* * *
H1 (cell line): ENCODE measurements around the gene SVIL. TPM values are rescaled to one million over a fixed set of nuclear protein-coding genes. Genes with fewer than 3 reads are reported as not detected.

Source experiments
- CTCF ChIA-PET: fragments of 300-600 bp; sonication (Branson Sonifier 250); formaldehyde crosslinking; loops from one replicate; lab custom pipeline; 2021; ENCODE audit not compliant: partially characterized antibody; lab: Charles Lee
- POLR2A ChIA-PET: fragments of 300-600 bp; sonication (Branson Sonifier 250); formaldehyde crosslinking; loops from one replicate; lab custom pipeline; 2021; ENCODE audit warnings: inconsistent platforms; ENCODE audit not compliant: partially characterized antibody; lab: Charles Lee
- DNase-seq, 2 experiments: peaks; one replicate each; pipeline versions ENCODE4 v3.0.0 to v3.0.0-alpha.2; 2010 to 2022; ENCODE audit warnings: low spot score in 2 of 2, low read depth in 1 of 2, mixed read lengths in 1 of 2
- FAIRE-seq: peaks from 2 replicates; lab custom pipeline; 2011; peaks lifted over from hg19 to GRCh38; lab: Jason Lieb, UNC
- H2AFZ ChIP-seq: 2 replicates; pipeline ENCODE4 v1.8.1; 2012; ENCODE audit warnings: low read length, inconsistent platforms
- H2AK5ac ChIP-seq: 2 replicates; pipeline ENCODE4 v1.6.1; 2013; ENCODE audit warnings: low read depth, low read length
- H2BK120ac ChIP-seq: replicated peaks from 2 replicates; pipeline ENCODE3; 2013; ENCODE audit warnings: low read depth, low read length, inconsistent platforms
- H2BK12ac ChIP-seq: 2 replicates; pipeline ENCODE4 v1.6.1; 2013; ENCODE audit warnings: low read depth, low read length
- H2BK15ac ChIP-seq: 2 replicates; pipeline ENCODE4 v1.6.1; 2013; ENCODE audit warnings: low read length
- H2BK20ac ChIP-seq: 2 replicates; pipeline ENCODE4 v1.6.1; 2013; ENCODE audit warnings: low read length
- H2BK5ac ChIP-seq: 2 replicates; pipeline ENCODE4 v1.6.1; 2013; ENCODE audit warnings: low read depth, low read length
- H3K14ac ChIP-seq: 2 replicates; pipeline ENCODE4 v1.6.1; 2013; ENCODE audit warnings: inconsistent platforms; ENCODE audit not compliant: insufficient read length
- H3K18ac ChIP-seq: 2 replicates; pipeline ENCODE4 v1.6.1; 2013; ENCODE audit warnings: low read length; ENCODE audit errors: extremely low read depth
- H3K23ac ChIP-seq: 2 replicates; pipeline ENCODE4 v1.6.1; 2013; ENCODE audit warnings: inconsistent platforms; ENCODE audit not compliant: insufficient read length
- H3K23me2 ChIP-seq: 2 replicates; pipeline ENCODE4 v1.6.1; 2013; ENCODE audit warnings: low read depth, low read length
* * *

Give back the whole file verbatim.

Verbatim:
H1 (cell line): ENCODE measurements around the gene SVIL. TPM values are rescaled to one million over a fixed set of nuclear protein-coding genes. Genes with fewer than 3 reads are reported as not detected.

Source experiments
- CTCF ChIA-PET: fragments of 300-600 bp; sonication (Branson Sonifier 250); formaldehyde crosslinking; loops from one replicate; lab custom pipeline; 2021; ENCODE audit not compliant: partially characterized antibody; lab: Charles Lee
- POLR2A ChIA-PET: fragments of 300-600 bp; sonication (Branson Sonifier 250); formaldehyde crosslinking; loops from one replicate; lab custom pipeline; 2021; ENCODE audit warnings: inconsistent platforms; ENCODE audit not compliant: partially characterized antibody; lab: Charles Lee
- DNase-seq, 2 experiments: peaks; one replicate each; pipeline versions ENCODE4 v3.0.0 to v3.0.0-alpha.2; 2010 to 2022; ENCODE audit warnings: low spot score in 2 of 2, low read depth in 1 of 2, mixed read lengths in 1 of 2
- FAIRE-seq: peaks from 2 replicates; lab custom pipeline; 2011; peaks lifted over from hg19 to GRCh38; lab: Jason Lieb, UNC
- H2AFZ ChIP-seq: 2 replicates; pipeline ENCODE4 v1.8.1; 2012; ENCODE audit warnings: low read length, inconsistent platforms
- H2AK5ac ChIP-seq: 2 replicates; pipeline ENCODE4 v1.6.1; 2013; ENCODE audit warnings: low read depth, low read length
- H2BK120ac ChIP-seq: replicated peaks from 2 replicates; pipeline ENCODE3; 2013; ENCODE audit warnings: low read depth, low read length, inconsistent platforms
- H2BK12ac ChIP-seq: 2 replicates; pipeline ENCODE4 v1.6.1; 2013; ENCODE audit warnings: low read depth, low read length
- H2BK15ac ChIP-seq: 2 replicates; pipeline ENCODE4 v1.6.1; 2013; ENCODE audit warnings: low read length
- H2BK20ac ChIP-seq: 2 replicates; pipeline ENCODE4 v1.6.1; 2013; ENCODE audit warnings: low read length
- H2BK5ac ChIP-seq: 2 replicates; pipeline ENCODE4 v1.6.1; 2013; ENCODE audit warnings: low read depth, low read length
- H3K14ac ChIP-seq: 2 replicates; pipeline ENCODE4 v1.6.1; 2013; ENCODE audit warnings: inconsistent platforms; ENCODE audit not compliant: insufficient read length
- H3K18ac ChIP-seq: 2 replicates; pipeline ENCODE4 v1.6.1; 2013; ENCODE audit warnings: low read length; ENCODE audit errors: extremely low read depth
- H3K23ac ChIP-seq: 2 replicates; pipeline ENCODE4 v1.6.1; 2013; ENCODE audit warnings: inconsistent platforms; ENCODE audit not compliant: insufficient read length
- H3K23me2 ChIP-seq: 2 replicates; pipeline ENCODE4 v1.6.1; 2013; ENCODE audit warnings: low read depth, low read length